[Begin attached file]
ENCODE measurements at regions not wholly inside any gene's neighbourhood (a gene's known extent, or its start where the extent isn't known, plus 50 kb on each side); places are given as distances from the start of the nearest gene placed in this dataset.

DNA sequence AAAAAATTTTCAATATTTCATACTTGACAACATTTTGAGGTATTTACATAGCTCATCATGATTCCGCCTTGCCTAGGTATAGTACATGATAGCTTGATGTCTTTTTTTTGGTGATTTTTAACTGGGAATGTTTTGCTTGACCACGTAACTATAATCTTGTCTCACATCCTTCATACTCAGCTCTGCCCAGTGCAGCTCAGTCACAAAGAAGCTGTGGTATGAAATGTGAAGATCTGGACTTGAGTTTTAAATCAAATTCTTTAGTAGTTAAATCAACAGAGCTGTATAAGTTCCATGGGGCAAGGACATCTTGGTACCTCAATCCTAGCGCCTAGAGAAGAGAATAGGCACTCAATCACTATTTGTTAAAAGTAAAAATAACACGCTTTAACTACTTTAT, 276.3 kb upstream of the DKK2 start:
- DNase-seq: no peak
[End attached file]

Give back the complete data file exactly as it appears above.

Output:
ENCODE measurements at regions not wholly inside any gene's neighbourhood (a gene's known extent, or its start where the extent isn't known, plus 50 kb on each side); places are given as distances from the start of the nearest gene placed in this dataset.

DNA sequence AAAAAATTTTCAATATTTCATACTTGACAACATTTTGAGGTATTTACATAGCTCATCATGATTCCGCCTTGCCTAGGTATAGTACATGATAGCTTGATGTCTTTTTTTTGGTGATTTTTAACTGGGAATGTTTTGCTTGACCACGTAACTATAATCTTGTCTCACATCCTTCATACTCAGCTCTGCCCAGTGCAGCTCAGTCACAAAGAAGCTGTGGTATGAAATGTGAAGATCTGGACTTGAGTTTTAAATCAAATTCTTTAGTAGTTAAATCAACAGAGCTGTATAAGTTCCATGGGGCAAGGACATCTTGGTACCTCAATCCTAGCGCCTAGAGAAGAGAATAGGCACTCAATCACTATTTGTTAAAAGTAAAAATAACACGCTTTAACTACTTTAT, 276.3 kb upstream of the DKK2 start:
- DNase-seq: no peak